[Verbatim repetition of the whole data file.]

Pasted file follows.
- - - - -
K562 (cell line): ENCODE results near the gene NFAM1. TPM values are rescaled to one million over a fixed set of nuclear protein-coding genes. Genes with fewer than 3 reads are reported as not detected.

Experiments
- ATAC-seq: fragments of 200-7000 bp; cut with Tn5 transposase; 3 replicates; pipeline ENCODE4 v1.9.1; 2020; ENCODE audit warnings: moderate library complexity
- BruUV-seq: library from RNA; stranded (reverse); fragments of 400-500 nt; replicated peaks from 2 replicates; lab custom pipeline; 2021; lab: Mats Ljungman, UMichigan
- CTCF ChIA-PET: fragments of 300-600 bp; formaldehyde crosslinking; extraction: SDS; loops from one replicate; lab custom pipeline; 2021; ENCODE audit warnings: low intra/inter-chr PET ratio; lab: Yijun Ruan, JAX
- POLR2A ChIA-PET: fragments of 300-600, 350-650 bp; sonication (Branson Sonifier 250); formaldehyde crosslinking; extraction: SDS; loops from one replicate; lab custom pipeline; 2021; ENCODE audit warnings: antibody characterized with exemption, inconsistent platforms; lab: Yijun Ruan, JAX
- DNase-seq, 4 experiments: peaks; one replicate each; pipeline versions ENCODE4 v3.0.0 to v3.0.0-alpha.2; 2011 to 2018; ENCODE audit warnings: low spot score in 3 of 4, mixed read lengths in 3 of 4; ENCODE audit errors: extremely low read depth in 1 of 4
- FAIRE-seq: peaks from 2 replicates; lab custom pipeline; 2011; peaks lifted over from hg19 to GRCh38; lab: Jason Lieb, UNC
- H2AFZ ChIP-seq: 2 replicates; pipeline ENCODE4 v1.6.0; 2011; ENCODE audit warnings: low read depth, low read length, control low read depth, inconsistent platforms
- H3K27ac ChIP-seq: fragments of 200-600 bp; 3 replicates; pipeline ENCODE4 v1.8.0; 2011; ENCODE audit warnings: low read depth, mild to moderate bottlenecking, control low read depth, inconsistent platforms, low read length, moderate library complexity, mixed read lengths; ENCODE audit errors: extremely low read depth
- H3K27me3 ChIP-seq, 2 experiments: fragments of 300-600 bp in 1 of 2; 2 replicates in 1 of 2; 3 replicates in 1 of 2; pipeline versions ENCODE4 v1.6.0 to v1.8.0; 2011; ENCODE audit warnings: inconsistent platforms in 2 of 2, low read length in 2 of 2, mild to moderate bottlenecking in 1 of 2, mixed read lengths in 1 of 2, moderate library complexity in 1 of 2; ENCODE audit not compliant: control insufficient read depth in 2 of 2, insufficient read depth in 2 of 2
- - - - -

K562 (cell line): ENCODE results near the gene NFAM1. TPM values are rescaled to one million over a fixed set of nuclear protein-coding genes. Genes with fewer than 3 reads are reported as not detected.

Experiments
- ATAC-seq: fragments of 200-7000 bp; cut with Tn5 transposase; 3 replicates; pipeline ENCODE4 v1.9.1; 2020; ENCODE audit warnings: moderate library complexity
- BruUV-seq: library from RNA; stranded (reverse); fragments of 400-500 nt; replicated peaks from 2 replicates; lab custom pipeline; 2021; lab: Mats Ljungman, UMichigan
- CTCF ChIA-PET: fragments of 300-600 bp; formaldehyde crosslinking; extraction: SDS; loops from one replicate; lab custom pipeline; 2021; ENCODE audit warnings: low intra/inter-chr PET ratio; lab: Yijun Ruan, JAX
- POLR2A ChIA-PET: fragments of 300-600, 350-650 bp; sonication (Branson Sonifier 250); formaldehyde crosslinking; extraction: SDS; loops from one replicate; lab custom pipeline; 2021; ENCODE audit warnings: antibody characterized with exemption, inconsistent platforms; lab: Yijun Ruan, JAX
- DNase-seq, 4 experiments: peaks; one replicate each; pipeline versions ENCODE4 v3.0.0 to v3.0.0-alpha.2; 2011 to 2018; ENCODE audit warnings: low spot score in 3 of 4, mixed read lengths in 3 of 4; ENCODE audit errors: extremely low read depth in 1 of 4
- FAIRE-seq: peaks from 2 replicates; lab custom pipeline; 2011; peaks lifted over from hg19 to GRCh38; lab: Jason Lieb, UNC
- H2AFZ ChIP-seq: 2 replicates; pipeline ENCODE4 v1.6.0; 2011; ENCODE audit warnings: low read depth, low read length, control low read depth, inconsistent platforms
- H3K27ac ChIP-seq: fragments of 200-600 bp; 3 replicates; pipeline ENCODE4 v1.8.0; 2011; ENCODE audit warnings: low read depth, mild to moderate bottlenecking, control low read depth, inconsistent platforms, low read length, moderate library complexity, mixed read lengths; ENCODE audit errors: extremely low read depth
- H3K27me3 ChIP-seq, 2 experiments: fragments of 300-600 bp in 1 of 2; 2 replicates in 1 of 2; 3 replicates in 1 of 2; pipeline versions ENCODE4 v1.6.0 to v1.8.0; 2011; ENCODE audit warnings: inconsistent platforms in 2 of 2, low read length in 2 of 2, mild to moderate bottlenecking in 1 of 2, mixed read lengths in 1 of 2, moderate library complexity in 1 of 2; ENCODE audit not compliant: control insufficient read depth in 2 of 2, insufficient read depth in 2 of 2